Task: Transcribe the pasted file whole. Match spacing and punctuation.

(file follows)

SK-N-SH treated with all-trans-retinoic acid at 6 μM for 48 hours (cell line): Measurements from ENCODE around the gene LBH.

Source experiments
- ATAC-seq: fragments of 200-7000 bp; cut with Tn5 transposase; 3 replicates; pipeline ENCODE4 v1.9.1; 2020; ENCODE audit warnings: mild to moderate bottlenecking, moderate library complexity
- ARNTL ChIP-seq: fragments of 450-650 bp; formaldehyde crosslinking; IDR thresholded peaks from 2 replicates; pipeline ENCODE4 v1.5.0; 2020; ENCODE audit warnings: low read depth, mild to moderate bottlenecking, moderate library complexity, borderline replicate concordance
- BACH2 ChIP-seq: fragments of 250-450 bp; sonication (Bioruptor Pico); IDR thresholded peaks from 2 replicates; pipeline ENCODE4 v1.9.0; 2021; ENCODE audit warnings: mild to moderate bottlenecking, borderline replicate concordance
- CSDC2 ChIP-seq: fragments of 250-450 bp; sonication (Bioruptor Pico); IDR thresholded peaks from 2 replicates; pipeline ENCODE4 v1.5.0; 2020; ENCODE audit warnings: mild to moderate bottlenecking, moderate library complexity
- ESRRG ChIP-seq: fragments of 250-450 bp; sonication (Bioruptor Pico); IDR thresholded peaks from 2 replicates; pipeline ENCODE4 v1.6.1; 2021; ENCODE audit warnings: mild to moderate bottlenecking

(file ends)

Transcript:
SK-N-SH treated with all-trans-retinoic acid at 6 μM for 48 hours (cell line): Measurements from ENCODE around the gene LBH.

Source experiments
- ATAC-seq: fragments of 200-7000 bp; cut with Tn5 transposase; 3 replicates; pipeline ENCODE4 v1.9.1; 2020; ENCODE audit warnings: mild to moderate bottlenecking, moderate library complexity
- ARNTL ChIP-seq: fragments of 450-650 bp; formaldehyde crosslinking; IDR thresholded peaks from 2 replicates; pipeline ENCODE4 v1.5.0; 2020; ENCODE audit warnings: low read depth, mild to moderate bottlenecking, moderate library complexity, borderline replicate concordance
- BACH2 ChIP-seq: fragments of 250-450 bp; sonication (Bioruptor Pico); IDR thresholded peaks from 2 replicates; pipeline ENCODE4 v1.9.0; 2021; ENCODE audit warnings: mild to moderate bottlenecking, borderline replicate concordance
- CSDC2 ChIP-seq: fragments of 250-450 bp; sonication (Bioruptor Pico); IDR thresholded peaks from 2 replicates; pipeline ENCODE4 v1.5.0; 2020; ENCODE audit warnings: mild to moderate bottlenecking, moderate library complexity
- ESRRG ChIP-seq: fragments of 250-450 bp; sonication (Bioruptor Pico); IDR thresholded peaks from 2 replicates; pipeline ENCODE4 v1.6.1; 2021; ENCODE audit warnings: mild to moderate bottlenecking